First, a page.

Weekly Writing Challenge: Traces

Childhood memories are disjointed yet clear. Summer memories of sprinklers and popsicles and coconut suntan lotion collide with winter memories of football games and face paint and baby dolls and drawing pictures of horses and cocker spaniels from those little ‘Learn to draw’ books and school book fairs and first crushes. There are no dates and times on these memories. They are interwoven to make up the whole picture of my childhood….the childhood I desperately want to recreate for my own children. These memories have all left little traces on me, making me into the me I am now.

Enter my old couch.

In my first memories, it was black leather in our wood-paneled basement. Since my childhood home was also my father’s childhood home, it housed many relics from my grandparents. The couch was one of them…at least for a while. In my memory football was on and there were lots of adults. In another memory, cousins were assembled and Frogger was being played on the Atari that was on loan to my sisters and me, until my mother feared it was rotting our brains (and she was probably right). And when we weren’t paying attention, our chihuahua/beagle mixes used its arms to soothe their aching puppy teeth.

IMG_7901

In the late 80’s, my grandparents finally took it to their house near the shores of the Kentucky Lake and it was reupholstered with a deep maroon fabric.  There it lived against the back wall of their home, basking in reunions of all kinds: brothers and sisters, mothers and children, cousins, aunts and uncles. It quietly overheard skillful piano playing, young children plunking out classics, and younger children sliding their fingers across the keys without notice. It saw summers and winters and falls and springs, and children happy to spend quarters from their Pop on bubblegum and M&Ms. Maybe our parents didn’t know we were sneaking MTV when they weren’t looking, but that couch did. And it grew tired of Anne of Green Gables played over and over to adoring little girls. And there was laughter, and there were tears, and there was singing…so much singing.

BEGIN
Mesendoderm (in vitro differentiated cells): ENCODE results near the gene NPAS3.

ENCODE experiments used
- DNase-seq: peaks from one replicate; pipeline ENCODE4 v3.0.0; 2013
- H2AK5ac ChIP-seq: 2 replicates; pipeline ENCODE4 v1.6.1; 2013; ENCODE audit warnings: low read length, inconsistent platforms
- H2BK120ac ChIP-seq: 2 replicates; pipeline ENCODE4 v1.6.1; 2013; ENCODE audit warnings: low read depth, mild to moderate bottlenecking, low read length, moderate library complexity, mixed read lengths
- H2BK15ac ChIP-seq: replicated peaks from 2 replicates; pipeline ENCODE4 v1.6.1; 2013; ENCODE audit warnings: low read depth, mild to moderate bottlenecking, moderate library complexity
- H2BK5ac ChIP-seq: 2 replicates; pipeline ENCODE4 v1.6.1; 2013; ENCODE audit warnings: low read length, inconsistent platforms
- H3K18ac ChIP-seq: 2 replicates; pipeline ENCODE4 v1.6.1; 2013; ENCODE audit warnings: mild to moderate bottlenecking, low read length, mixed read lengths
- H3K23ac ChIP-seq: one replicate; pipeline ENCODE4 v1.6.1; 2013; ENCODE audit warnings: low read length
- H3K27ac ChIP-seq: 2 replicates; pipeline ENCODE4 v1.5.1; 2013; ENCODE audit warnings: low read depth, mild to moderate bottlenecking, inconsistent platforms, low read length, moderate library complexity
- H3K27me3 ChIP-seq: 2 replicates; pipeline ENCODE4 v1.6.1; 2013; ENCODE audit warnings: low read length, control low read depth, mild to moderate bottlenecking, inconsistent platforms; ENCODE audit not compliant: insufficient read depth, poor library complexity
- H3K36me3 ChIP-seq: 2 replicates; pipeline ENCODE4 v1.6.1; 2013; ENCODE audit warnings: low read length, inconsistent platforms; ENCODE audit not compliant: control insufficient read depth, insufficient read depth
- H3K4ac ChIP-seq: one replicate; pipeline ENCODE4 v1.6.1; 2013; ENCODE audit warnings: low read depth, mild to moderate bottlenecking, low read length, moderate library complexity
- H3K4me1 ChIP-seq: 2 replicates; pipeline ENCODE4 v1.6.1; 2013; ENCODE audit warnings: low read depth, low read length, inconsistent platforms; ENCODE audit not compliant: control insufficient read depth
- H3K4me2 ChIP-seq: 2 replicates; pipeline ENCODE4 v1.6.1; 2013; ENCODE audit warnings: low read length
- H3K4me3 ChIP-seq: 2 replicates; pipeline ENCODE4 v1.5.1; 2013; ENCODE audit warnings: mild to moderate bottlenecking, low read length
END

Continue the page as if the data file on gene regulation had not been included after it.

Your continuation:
When Pop and Bunny went to spend Pop’s last years in Arkansas with my aunt, my parents in Iowa, inherited the couch. Things were different now. Little girls no longer bounced and draped their bodies on its cushions free from worry, free from obligation. They had learned to drive, learned to date, and gone off to college wide eyed and full of dreams. And it sat alone in a basement once more. Even the little puppies, now old and grayed, were too old for their former antics. And life was quiet for the couch.

Then, in 2001, at the height of the Chandra Levy investigation and what seemed like a record number of shark attacks in Florida, but really just the calm before the storm that is America today, I asked that old couch to come to Texas with me and be my friend.  It watched, with me, the Twin Towers fall and Friends wrap up it’s glorious run. It cradled my friends and sisters and me during the inevitable heartbreaks of our turbulent twenties. It saw engagements and good-byes and degrees. And it stayed…right here, with us.

IMG_3185

Now, having transitioned from old to vintage, it sits in my guest room. My dogs sneak in there for alone time or snuggles. Little girls bounce while I read Shel Silverstein, and try to steal my iPhone for secret peeks at PBS Kids (which may or may not be rotting their minds). And the once fresh puppy teeth marks have been smoothed out by the years and the love. And life goes on…with my vintage couch.  And though, it can’t talk, there are stories in the couch. There are traces of my life and all of my loves on that couch.

This post was inspired by: Daily Post, Weekly Challenge, Traces.

Advertisements

2 thoughts on “Weekly Writing Challenge: Traces

  1. Cindy Harrison says:

    This was so very precious; I cried. I’ll never look at that couch the same again! Wonderful and gifted words from you! Thank you!

  2. Karen Wade says:

    Yep, that old couch has sure seen the Spindlers in many states, literally and figuratively! Neat piece. Keep writing! KAREN

Leave a Reply

Fill in your details below or click an icon to log in:

WordPress.com Logo

You are commenting using your WordPress.com account. Log Out / Change )

Twitter picture

You are commenting using your Twitter account. Log Out / Change )

Facebook photo

You are commenting using your Facebook account. Log Out / Change )

Google+ photo

You are commenting using your Google+ account. Log Out / Change )

Connecting to %s